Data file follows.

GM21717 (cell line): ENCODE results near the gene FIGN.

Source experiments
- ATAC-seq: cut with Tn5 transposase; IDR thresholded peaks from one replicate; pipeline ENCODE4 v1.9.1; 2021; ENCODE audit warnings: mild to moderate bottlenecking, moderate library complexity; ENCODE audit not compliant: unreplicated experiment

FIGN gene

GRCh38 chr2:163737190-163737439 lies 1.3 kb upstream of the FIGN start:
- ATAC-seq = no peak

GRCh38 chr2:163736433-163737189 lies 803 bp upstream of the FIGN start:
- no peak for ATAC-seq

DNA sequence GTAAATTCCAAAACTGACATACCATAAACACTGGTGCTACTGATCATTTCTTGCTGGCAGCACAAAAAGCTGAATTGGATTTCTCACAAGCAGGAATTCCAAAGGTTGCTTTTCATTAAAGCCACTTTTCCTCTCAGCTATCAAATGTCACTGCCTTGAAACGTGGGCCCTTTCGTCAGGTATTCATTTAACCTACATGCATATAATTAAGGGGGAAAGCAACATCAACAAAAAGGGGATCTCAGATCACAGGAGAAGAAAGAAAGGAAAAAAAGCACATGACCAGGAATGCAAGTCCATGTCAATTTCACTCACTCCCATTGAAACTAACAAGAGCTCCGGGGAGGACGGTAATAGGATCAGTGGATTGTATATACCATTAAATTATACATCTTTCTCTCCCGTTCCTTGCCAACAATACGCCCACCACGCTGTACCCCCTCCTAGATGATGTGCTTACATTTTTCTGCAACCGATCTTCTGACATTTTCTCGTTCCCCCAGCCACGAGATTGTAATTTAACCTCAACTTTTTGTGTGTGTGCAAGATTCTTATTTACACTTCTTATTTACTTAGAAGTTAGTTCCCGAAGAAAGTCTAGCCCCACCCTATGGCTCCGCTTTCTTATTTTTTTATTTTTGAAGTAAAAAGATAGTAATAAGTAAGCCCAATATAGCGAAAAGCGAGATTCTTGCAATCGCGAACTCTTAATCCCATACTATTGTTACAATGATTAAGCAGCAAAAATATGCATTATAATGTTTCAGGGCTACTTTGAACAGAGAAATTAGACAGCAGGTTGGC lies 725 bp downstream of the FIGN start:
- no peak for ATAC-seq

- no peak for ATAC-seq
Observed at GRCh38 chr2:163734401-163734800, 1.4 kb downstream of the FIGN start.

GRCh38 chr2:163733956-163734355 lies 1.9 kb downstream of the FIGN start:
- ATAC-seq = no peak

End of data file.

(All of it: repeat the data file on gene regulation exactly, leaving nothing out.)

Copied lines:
GM21717 (cell line): ENCODE results near the gene FIGN.

Source experiments
- ATAC-seq: cut with Tn5 transposase; IDR thresholded peaks from one replicate; pipeline ENCODE4 v1.9.1; 2021; ENCODE audit warnings: mild to moderate bottlenecking, moderate library complexity; ENCODE audit not compliant: unreplicated experiment

FIGN gene

GRCh38 chr2:163737190-163737439 lies 1.3 kb upstream of the FIGN start:
- ATAC-seq = no peak

GRCh38 chr2:163736433-163737189 lies 803 bp upstream of the FIGN start:
- no peak for ATAC-seq

DNA sequence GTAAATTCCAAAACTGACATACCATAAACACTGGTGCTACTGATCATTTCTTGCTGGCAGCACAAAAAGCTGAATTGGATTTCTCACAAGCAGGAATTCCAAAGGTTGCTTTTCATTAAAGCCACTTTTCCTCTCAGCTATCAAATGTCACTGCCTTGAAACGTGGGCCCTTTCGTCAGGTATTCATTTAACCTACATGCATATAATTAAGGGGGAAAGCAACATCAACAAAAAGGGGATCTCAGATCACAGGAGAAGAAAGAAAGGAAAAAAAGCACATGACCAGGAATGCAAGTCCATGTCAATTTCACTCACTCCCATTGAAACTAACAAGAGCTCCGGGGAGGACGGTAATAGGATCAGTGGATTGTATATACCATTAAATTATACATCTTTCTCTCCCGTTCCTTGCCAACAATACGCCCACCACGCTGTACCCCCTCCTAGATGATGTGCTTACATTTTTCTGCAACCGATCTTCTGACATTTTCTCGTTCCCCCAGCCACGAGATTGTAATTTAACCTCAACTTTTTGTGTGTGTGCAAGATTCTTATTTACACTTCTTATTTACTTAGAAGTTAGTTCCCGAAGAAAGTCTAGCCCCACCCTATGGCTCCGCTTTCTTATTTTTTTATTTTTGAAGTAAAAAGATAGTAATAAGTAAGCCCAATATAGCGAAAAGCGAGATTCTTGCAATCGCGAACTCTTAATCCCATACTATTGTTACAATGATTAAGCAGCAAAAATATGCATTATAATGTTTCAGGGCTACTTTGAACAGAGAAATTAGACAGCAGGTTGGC lies 725 bp downstream of the FIGN start:
- no peak for ATAC-seq

- no peak for ATAC-seq
Observed at GRCh38 chr2:163734401-163734800, 1.4 kb downstream of the FIGN start.

GRCh38 chr2:163733956-163734355 lies 1.9 kb downstream of the FIGN start:
- ATAC-seq = no peak